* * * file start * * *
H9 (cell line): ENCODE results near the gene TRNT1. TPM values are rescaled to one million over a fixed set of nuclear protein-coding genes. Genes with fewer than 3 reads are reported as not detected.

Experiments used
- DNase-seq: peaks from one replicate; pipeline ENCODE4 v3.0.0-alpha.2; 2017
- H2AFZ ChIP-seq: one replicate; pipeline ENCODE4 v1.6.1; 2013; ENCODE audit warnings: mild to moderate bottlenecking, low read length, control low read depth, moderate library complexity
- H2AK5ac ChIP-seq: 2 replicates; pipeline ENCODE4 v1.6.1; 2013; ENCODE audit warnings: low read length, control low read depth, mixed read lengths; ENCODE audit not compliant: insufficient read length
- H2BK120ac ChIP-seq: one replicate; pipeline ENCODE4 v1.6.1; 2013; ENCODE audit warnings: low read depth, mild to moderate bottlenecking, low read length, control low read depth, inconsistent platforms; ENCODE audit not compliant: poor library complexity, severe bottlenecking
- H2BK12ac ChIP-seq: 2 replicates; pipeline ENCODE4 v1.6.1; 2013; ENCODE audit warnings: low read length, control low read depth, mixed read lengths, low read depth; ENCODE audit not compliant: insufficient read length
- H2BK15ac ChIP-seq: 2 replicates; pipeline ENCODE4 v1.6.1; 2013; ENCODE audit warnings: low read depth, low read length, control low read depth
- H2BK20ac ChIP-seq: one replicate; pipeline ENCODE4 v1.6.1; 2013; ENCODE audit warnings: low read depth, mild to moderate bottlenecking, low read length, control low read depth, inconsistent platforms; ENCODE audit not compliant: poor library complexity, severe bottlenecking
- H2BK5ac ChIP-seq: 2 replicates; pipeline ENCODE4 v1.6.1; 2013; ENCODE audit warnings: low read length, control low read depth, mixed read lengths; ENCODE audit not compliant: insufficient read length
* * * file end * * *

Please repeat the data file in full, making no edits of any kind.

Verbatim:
H9 (cell line): ENCODE results near the gene TRNT1. TPM values are rescaled to one million over a fixed set of nuclear protein-coding genes. Genes with fewer than 3 reads are reported as not detected.

Experiments used
- DNase-seq: peaks from one replicate; pipeline ENCODE4 v3.0.0-alpha.2; 2017
- H2AFZ ChIP-seq: one replicate; pipeline ENCODE4 v1.6.1; 2013; ENCODE audit warnings: mild to moderate bottlenecking, low read length, control low read depth, moderate library complexity
- H2AK5ac ChIP-seq: 2 replicates; pipeline ENCODE4 v1.6.1; 2013; ENCODE audit warnings: low read length, control low read depth, mixed read lengths; ENCODE audit not compliant: insufficient read length
- H2BK120ac ChIP-seq: one replicate; pipeline ENCODE4 v1.6.1; 2013; ENCODE audit warnings: low read depth, mild to moderate bottlenecking, low read length, control low read depth, inconsistent platforms; ENCODE audit not compliant: poor library complexity, severe bottlenecking
- H2BK12ac ChIP-seq: 2 replicates; pipeline ENCODE4 v1.6.1; 2013; ENCODE audit warnings: low read length, control low read depth, mixed read lengths, low read depth; ENCODE audit not compliant: insufficient read length
- H2BK15ac ChIP-seq: 2 replicates; pipeline ENCODE4 v1.6.1; 2013; ENCODE audit warnings: low read depth, low read length, control low read depth
- H2BK20ac ChIP-seq: one replicate; pipeline ENCODE4 v1.6.1; 2013; ENCODE audit warnings: low read depth, mild to moderate bottlenecking, low read length, control low read depth, inconsistent platforms; ENCODE audit not compliant: poor library complexity, severe bottlenecking
- H2BK5ac ChIP-seq: 2 replicates; pipeline ENCODE4 v1.6.1; 2013; ENCODE audit warnings: low read length, control low read depth, mixed read lengths; ENCODE audit not compliant: insufficient read length